DUBAI, UNITED ARAB EMIRATES | Of the two leading protagonists after three rounds of the DP World Tour Championship, there is no difficulty in telling Jon Rahm from Matthew Fitzpatrick. Where Tiger Woods prowls and Rory McIlroy bounces jauntily, Rahm moves around a golf course with the walk of a cowboy who has just won a gunfight. He has the shoulders of an ox, a beard which, were it not so well-trimmed, would be biblical and more than a hint of a fiery, if not volcanic, temper. Heaven help you if you’re in his way as he leaves a green after three-putting or missing a short putt. He may be Spanish, but he swears in Anglo-Saxon.
Fitzpatrick, the shorter and definitely the slighter of the two, walks quickly and purposefully, with his head up when he is playing well as he did to capture the U.S. Open at Brookline in June. And as he was when he won this tournament twice before in 2016 and 2020. Sometimes, though, the Englishman can look hangdog if his golf is off-key. At times like that, he resembles a diffident schoolboy, as though he doesn’t really believe he has the right to be where he is.
And so the two of them began the final round on the Earth Course at Jumeirah Golf Estates on another cloudless afternoon. Both had their eyes on prizes. Rahm wanted to win this event for a third time in four appearances and went on to do so with a powerful 67 that not only took him to 20-under-par but offered little opportunity to his challengers.
“I feel like it gets to a point where your play should start to be rewarded. I’ll say one more time, we don’t get the same points for our win here. It’s a bit of a joke.”
Rahm's swing is short and fast, almost a whiplash, and generates considerable power. You often hear golfers imploring their ball to “go, go.” More often than most, Rahm says “stop, stop” or “oh, come back.” His swing is unusual in that the follow through is longer than his backswing. It may not be as elegant or smooth as Rory McIlroy’s, for example, but no one dare say it is anything other than hugely effective.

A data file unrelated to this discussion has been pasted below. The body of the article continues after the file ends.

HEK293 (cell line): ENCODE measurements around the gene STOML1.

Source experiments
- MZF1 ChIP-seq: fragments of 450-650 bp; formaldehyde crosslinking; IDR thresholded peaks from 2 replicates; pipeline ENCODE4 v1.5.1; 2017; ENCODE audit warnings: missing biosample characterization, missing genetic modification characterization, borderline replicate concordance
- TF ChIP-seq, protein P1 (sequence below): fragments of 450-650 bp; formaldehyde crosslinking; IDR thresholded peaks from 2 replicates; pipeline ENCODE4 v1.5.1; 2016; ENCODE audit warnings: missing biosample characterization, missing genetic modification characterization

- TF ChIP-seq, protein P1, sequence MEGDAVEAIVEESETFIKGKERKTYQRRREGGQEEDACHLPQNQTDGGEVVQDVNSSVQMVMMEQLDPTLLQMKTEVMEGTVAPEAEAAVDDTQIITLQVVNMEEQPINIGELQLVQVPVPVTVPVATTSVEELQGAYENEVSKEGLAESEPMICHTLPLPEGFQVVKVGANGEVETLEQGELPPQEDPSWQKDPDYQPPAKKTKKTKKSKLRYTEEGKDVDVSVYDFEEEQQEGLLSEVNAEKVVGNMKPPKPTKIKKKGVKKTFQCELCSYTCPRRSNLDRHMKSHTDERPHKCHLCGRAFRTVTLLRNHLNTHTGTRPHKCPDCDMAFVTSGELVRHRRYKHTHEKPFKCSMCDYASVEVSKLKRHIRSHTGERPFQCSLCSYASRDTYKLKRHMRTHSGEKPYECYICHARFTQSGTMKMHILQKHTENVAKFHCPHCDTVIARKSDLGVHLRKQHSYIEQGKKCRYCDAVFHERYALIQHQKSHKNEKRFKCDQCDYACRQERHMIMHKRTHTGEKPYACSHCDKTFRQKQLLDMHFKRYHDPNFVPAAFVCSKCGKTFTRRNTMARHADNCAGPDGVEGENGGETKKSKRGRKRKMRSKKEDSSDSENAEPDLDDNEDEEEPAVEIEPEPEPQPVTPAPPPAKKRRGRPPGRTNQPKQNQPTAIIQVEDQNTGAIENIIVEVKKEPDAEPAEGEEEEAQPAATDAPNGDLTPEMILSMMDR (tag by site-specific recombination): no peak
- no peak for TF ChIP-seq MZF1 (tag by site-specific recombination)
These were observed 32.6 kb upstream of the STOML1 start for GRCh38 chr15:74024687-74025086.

Fitzpatrick’s swing, on the other hand, which had been so firm and sound for three rounds deserted him in the fourth. A 73 was three strokes worse than his previous highest of the week and eight strokes more than his score in the opening round. Despite a sore throat that left him with a gravelly voice, he had begun the tournament with a run of five successive birdies. On Sunday, he began one stroke behind Rahm on 14-under-par, and finished it seven strokes behind.
This was not the golf of a U.S. Open champion. His pitch to the 10th ended 20 yards short of the green, never mind the flagstick. On the 11th and 12th, he left putts short of the hole. Events on the 13th told the story of the day. Rahm’s 30-footer almost completely circled the hole before disappearing for his fifth birdie of the round. Fitzpatrick’s putt from almost the same distance never looked like going into the hole and concluded a run of six holes in which he was 4-over-par.
So ended a week for Rahm that had begun with him loudly criticising the workings of the Official World Golf Ranking. He didn’t mince his words. “I think the OWGR is laughable,” he said, and in this criticism if not the language he was joined by McIlroy and other leading players.
“The system needs to be fixed,” Paul McGinley said. “And it will be. It is too mathematically based at the moment. It needs to include a little humanity.”
Rahm returned to the issue of world rankings after he had won and after it was pointed out that for him to be ranked fifth in the world was hardly an accurate representation of his form. “I don’t know if I can add any more to what I said,” he explained. “Maybe I was too far back, I don’t know. I’ve gone second, first, fourth, second – first, sorry – and I have not changed my world ranking. I don’t know if that explains what I meant the other day, but it should.